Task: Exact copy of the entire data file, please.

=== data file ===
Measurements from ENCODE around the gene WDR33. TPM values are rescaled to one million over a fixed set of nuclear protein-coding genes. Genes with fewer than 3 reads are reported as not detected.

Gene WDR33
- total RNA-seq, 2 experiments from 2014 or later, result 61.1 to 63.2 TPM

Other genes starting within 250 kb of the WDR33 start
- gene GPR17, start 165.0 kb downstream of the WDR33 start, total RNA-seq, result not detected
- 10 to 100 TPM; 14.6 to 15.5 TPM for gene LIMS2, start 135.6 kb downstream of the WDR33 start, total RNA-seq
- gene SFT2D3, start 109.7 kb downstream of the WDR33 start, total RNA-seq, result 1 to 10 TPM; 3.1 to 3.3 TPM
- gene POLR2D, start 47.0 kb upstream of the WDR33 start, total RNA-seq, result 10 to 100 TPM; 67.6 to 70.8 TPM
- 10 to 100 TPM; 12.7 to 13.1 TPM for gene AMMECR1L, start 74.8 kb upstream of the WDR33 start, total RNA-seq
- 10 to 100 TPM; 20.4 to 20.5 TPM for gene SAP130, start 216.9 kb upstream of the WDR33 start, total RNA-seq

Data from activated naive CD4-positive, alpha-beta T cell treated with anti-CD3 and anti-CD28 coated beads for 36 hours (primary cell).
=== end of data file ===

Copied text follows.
Measurements from ENCODE around the gene WDR33. TPM values are rescaled to one million over a fixed set of nuclear protein-coding genes. Genes with fewer than 3 reads are reported as not detected.

Gene WDR33
- total RNA-seq, 2 experiments from 2014 or later, result 61.1 to 63.2 TPM

Other genes starting within 250 kb of the WDR33 start
- gene GPR17, start 165.0 kb downstream of the WDR33 start, total RNA-seq, result not detected
- 10 to 100 TPM; 14.6 to 15.5 TPM for gene LIMS2, start 135.6 kb downstream of the WDR33 start, total RNA-seq
- gene SFT2D3, start 109.7 kb downstream of the WDR33 start, total RNA-seq, result 1 to 10 TPM; 3.1 to 3.3 TPM
- gene POLR2D, start 47.0 kb upstream of the WDR33 start, total RNA-seq, result 10 to 100 TPM; 67.6 to 70.8 TPM
- 10 to 100 TPM; 12.7 to 13.1 TPM for gene AMMECR1L, start 74.8 kb upstream of the WDR33 start, total RNA-seq
- 10 to 100 TPM; 20.4 to 20.5 TPM for gene SAP130, start 216.9 kb upstream of the WDR33 start, total RNA-seq

Data from activated naive CD4-positive, alpha-beta T cell treated with anti-CD3 and anti-CD28 coated beads for 36 hours (primary cell).